“Words For Her” by Richard Brea

An ode to all the amazing mothers, daughters, wives, girlfriends, queens, angels, givers of life, and goddesses in the world…

“I take great pride in being a mental health advocate and knowing that I am doing my part to break the stigma attached to mental illness. While sharing my story, I have come across many brave, strong, inspiring, and beautiful souls. If you aren’t familiar with the stigma attached to mental illness, it’s a condition that causes many people (especially men) to suffer in silence.

While taking a National Alliance on Mental Illness (NAMI) Peer to Peer class last summer I realized something very upsetting: Most of the women that I have met during my mental health advocacy work have been victims of physical abuse, sexual abuse and/or rape. It broke my heart to hear these women share their stories because it made me think, Damn. How can men do this? What’s wrong with us? Why do we do this to our women? I’ve had people tell me I’m brave for sharing my story of living with a mental illness, but after hearing what these women have been through it’s difficult to consider myself as brave. I haven’t been raped or physically or sexually abused. Don’t call me brave. These strong and fearless women are the true definition of brave. I admire their strength and courage to keep moving forward in the face of such horrific experiences.”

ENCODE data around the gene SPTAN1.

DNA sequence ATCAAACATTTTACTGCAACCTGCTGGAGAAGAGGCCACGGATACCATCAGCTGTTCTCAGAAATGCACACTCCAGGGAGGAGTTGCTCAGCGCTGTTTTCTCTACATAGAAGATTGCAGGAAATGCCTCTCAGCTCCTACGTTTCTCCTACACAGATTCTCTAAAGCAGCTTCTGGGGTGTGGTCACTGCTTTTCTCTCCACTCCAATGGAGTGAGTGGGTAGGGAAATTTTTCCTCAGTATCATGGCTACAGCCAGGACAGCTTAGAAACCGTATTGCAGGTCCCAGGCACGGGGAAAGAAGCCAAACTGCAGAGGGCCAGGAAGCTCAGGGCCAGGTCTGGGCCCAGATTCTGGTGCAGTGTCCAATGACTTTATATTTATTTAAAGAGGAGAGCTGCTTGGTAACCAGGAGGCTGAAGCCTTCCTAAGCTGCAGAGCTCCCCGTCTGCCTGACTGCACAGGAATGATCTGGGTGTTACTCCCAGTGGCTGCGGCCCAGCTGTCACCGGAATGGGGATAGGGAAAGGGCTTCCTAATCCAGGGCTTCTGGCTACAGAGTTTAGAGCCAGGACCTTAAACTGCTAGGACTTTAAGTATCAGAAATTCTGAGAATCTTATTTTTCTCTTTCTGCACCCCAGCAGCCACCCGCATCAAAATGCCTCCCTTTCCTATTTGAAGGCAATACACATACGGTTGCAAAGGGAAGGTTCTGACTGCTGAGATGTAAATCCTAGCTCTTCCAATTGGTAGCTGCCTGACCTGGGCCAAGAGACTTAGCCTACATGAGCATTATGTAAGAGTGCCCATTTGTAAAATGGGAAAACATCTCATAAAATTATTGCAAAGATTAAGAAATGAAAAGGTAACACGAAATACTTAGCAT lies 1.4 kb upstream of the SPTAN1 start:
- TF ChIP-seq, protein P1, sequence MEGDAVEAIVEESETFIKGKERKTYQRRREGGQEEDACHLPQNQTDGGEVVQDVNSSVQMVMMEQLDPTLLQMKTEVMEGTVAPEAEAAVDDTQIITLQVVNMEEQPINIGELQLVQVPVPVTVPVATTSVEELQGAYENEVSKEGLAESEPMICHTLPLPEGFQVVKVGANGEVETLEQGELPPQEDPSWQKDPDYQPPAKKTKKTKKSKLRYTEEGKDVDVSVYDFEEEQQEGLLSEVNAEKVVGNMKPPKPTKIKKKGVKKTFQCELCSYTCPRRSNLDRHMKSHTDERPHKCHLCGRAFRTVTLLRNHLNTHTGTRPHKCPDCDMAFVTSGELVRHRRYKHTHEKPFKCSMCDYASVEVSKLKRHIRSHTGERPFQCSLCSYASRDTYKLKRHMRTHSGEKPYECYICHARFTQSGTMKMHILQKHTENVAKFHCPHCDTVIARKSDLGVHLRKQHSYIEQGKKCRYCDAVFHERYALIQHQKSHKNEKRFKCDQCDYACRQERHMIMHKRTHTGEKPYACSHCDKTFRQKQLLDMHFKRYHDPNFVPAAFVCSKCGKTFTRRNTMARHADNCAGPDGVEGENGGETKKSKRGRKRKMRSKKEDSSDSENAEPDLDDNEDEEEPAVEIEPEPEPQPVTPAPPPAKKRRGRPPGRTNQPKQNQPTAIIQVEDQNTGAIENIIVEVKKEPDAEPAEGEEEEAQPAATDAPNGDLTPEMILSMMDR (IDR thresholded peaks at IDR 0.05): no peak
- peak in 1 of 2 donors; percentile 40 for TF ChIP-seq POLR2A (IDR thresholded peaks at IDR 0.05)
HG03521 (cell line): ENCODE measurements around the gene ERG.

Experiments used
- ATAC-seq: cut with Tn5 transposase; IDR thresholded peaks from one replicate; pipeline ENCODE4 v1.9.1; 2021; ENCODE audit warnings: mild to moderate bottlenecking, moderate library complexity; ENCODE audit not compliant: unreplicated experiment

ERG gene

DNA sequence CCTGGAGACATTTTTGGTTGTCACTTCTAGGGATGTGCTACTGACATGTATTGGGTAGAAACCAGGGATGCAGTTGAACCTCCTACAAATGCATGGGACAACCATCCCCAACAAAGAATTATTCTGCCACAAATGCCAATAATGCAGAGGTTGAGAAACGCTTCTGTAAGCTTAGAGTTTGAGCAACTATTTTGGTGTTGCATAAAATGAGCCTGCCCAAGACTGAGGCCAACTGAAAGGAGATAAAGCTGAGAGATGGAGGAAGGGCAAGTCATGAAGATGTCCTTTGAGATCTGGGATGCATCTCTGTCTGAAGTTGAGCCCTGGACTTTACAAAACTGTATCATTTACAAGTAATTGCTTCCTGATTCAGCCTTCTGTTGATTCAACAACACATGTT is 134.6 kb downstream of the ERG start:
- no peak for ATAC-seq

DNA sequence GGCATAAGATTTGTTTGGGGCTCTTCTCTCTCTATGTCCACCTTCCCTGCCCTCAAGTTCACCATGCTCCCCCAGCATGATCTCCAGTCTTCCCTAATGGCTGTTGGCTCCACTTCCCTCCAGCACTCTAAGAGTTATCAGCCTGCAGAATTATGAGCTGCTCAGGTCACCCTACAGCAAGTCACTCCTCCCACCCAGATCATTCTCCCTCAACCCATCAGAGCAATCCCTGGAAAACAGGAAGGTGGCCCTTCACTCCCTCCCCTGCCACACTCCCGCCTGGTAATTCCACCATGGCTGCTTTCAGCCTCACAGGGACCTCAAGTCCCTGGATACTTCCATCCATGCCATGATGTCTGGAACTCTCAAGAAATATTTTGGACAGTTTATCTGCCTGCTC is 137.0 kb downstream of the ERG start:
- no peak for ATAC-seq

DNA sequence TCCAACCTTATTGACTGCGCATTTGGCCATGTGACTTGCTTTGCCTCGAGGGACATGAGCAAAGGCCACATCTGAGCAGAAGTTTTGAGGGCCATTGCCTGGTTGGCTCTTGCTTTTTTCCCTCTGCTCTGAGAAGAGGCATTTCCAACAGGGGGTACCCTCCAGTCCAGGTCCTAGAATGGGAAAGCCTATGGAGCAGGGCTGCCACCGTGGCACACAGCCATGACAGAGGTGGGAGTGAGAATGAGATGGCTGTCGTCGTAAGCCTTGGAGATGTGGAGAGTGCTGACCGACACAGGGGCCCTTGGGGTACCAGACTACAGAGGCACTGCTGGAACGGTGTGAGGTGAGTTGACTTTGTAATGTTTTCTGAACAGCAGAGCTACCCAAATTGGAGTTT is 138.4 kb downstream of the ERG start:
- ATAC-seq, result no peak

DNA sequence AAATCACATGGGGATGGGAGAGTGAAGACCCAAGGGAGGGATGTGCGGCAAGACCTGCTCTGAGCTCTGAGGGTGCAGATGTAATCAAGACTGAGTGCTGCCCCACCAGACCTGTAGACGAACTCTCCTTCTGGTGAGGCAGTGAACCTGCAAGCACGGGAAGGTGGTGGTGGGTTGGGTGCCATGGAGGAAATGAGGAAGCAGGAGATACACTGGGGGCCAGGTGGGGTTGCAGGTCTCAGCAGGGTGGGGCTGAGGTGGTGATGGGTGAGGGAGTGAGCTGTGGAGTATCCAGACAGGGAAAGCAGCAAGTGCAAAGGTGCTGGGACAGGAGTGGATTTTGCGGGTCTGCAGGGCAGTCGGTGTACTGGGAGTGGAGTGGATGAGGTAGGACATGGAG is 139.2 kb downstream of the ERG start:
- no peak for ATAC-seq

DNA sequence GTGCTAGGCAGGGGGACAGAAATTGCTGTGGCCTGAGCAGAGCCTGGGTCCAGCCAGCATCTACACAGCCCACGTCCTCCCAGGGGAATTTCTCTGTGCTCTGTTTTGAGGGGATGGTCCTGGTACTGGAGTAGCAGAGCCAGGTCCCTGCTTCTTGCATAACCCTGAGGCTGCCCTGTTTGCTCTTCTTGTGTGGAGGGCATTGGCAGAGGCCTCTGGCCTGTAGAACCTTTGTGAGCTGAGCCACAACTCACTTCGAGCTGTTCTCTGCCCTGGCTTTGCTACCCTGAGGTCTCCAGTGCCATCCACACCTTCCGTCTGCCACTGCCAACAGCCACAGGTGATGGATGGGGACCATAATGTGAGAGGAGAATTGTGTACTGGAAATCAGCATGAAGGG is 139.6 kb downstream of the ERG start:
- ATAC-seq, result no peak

“Some Build Some Destroy” by Bonnie Wilkins Overcott

While contemplating a sand sculpture contest, harder truths about the nature of humanity, and the current U.S. administration, are unveiled…

“My son looked at me and asked, “why is he doing that?” The only answer I could conjure up was to tell him that “some people build and some people destroy.”

Frivolous endeavors, meant to entertain and delight before the winds and rains washed them back to mere grains of sand on a beach, the sand sculptures were intended to be temporary. Their destruction by the child, while disconcerting, didn’t seem that serious at the time.

However, now thirty years later, that child is an adult. Our world is filled with angry adults bent on destruction, and more often than not, they destroy that which was intended to be permanent. They destroy what teams of people have worked tirelessly together to build, such as governments, families, cities, and civil societies that were intended to last, and be improved upon by future generations.”


“The Parnhash Manifesto” by Christopher Carr

“To benefit from violent or horrible acts is equivalent to being a proponent or advocate.”